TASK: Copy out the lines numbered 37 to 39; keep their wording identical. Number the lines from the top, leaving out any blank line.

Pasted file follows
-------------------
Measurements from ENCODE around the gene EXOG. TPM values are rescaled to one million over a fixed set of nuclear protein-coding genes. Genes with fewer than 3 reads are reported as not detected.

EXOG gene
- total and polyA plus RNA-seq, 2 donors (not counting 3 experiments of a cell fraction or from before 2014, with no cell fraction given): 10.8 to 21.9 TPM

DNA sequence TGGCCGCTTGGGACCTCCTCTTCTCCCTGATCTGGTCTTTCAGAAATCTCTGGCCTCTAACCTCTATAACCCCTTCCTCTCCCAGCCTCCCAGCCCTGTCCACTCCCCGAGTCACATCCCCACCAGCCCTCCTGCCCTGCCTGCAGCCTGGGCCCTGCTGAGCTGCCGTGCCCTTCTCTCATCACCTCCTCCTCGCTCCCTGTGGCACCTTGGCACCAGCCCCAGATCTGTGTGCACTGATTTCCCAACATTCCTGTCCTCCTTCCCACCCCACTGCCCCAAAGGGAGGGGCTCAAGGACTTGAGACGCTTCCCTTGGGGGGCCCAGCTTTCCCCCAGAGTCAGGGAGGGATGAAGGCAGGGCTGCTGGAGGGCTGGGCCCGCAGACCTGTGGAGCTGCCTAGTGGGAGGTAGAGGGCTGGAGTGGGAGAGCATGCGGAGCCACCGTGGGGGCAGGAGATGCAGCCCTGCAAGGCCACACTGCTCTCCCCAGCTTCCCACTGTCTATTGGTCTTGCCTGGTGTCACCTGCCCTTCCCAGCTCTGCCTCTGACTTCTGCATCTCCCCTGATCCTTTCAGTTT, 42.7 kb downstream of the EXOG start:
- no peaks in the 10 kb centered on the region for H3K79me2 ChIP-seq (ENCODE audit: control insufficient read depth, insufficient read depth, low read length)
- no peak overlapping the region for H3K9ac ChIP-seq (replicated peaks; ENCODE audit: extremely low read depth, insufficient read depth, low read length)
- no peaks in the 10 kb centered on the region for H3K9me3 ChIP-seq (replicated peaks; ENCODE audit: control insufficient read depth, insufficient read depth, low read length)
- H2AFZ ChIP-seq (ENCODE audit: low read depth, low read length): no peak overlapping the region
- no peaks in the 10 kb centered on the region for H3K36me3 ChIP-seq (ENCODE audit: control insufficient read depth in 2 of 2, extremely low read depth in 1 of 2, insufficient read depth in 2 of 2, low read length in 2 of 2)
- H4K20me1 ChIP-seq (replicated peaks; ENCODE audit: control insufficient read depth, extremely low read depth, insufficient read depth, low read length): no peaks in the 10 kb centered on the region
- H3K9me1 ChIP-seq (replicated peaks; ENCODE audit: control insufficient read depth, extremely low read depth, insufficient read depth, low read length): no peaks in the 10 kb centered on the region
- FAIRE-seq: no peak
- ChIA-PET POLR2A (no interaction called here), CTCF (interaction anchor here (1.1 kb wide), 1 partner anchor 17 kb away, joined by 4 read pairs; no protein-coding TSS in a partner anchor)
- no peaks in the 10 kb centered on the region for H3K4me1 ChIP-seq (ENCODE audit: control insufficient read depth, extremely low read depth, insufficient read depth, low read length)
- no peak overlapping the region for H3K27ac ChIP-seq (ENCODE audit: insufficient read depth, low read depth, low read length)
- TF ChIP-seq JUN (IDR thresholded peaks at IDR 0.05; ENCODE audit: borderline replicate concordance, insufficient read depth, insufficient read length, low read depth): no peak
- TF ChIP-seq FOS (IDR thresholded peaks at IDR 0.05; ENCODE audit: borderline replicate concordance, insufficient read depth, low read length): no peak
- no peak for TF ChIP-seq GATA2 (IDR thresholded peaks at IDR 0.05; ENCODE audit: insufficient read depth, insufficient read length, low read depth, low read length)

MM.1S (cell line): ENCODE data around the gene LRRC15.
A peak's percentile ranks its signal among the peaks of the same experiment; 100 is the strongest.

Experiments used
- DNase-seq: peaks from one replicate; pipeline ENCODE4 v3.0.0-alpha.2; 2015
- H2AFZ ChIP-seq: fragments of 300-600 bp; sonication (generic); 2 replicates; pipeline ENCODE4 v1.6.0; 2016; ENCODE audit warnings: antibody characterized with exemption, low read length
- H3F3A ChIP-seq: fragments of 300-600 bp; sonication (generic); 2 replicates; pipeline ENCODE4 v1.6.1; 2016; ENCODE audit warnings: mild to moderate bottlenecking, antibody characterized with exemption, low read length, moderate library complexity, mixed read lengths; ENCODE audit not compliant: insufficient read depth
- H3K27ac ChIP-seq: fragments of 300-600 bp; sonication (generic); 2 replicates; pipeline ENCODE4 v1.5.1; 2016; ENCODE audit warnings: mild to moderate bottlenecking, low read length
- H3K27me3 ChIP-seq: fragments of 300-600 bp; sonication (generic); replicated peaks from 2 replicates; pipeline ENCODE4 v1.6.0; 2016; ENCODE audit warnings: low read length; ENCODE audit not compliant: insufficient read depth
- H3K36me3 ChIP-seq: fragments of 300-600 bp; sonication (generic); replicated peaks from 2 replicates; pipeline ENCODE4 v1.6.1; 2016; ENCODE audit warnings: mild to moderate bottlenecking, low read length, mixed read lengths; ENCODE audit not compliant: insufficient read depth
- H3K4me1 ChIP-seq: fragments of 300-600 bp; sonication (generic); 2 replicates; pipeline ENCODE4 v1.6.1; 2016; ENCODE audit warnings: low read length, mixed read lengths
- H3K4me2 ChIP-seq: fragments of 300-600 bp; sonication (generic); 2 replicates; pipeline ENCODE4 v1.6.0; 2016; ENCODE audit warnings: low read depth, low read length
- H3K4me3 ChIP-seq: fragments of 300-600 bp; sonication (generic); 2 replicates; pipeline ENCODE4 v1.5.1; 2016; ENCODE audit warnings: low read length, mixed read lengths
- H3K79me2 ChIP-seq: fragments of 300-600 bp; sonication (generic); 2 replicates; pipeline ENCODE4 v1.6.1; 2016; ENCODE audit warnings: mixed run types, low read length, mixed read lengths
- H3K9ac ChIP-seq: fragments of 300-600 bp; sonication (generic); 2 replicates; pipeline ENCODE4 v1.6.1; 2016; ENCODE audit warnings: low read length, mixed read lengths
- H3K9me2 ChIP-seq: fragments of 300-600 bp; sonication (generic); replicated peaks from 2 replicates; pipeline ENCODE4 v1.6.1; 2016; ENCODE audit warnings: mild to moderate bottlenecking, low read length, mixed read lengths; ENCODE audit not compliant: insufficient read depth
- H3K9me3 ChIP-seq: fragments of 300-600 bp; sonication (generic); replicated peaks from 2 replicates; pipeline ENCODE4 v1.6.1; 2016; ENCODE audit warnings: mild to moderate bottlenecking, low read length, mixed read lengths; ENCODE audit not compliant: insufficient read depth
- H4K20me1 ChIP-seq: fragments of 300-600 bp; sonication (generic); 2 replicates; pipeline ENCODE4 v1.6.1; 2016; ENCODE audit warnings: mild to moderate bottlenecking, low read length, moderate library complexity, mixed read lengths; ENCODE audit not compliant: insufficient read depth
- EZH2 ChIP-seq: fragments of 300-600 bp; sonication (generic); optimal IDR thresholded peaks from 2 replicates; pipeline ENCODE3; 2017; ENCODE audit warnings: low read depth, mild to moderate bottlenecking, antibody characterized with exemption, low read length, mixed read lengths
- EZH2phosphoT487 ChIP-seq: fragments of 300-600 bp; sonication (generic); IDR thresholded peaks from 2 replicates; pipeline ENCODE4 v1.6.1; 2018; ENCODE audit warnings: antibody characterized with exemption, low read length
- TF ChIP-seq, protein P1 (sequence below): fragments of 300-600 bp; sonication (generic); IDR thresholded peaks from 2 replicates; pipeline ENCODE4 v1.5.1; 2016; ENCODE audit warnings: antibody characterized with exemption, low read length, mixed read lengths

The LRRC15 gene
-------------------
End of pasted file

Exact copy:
- EZH2phosphoT487 ChIP-seq: fragments of 300-600 bp; sonication (generic); IDR thresholded peaks from 2 replicates; pipeline ENCODE4 v1.6.1; 2018; ENCODE audit warnings: antibody characterized with exemption, low read length
- TF ChIP-seq, protein P1 (sequence below): fragments of 300-600 bp; sonication (generic); IDR thresholded peaks from 2 replicates; pipeline ENCODE4 v1.5.1; 2016; ENCODE audit warnings: antibody characterized with exemption, low read length, mixed read lengths

The LRRC15 gene